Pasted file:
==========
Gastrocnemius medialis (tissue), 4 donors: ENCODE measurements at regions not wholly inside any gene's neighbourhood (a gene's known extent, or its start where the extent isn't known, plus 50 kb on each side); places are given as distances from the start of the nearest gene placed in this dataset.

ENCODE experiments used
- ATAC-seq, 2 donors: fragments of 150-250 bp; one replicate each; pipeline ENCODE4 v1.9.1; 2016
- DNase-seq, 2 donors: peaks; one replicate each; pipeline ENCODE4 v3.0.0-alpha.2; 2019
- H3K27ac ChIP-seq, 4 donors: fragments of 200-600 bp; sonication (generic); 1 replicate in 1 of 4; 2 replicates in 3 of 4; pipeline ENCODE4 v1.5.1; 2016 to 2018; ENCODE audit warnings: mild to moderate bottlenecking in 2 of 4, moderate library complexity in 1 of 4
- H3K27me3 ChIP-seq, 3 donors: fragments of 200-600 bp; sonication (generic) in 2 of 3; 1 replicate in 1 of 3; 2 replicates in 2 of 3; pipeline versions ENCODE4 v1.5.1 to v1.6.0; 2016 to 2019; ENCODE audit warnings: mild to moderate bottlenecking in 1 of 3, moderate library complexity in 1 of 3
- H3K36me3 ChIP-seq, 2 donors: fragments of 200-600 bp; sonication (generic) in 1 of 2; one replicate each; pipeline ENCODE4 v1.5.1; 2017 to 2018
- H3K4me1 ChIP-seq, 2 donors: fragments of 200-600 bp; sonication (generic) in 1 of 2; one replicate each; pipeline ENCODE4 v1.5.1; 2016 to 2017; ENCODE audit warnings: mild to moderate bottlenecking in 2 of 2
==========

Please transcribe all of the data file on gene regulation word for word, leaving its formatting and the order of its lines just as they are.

Gastrocnemius medialis (tissue), 4 donors: ENCODE measurements at regions not wholly inside any gene's neighbourhood (a gene's known extent, or its start where the extent isn't known, plus 50 kb on each side); places are given as distances from the start of the nearest gene placed in this dataset.

ENCODE experiments used
- ATAC-seq, 2 donors: fragments of 150-250 bp; one replicate each; pipeline ENCODE4 v1.9.1; 2016
- DNase-seq, 2 donors: peaks; one replicate each; pipeline ENCODE4 v3.0.0-alpha.2; 2019
- H3K27ac ChIP-seq, 4 donors: fragments of 200-600 bp; sonication (generic); 1 replicate in 1 of 4; 2 replicates in 3 of 4; pipeline ENCODE4 v1.5.1; 2016 to 2018; ENCODE audit warnings: mild to moderate bottlenecking in 2 of 4, moderate library complexity in 1 of 4
- H3K27me3 ChIP-seq, 3 donors: fragments of 200-600 bp; sonication (generic) in 2 of 3; 1 replicate in 1 of 3; 2 replicates in 2 of 3; pipeline versions ENCODE4 v1.5.1 to v1.6.0; 2016 to 2019; ENCODE audit warnings: mild to moderate bottlenecking in 1 of 3, moderate library complexity in 1 of 3
- H3K36me3 ChIP-seq, 2 donors: fragments of 200-600 bp; sonication (generic) in 1 of 2; one replicate each; pipeline ENCODE4 v1.5.1; 2017 to 2018
- H3K4me1 ChIP-seq, 2 donors: fragments of 200-600 bp; sonication (generic) in 1 of 2; one replicate each; pipeline ENCODE4 v1.5.1; 2016 to 2017; ENCODE audit warnings: mild to moderate bottlenecking in 2 of 2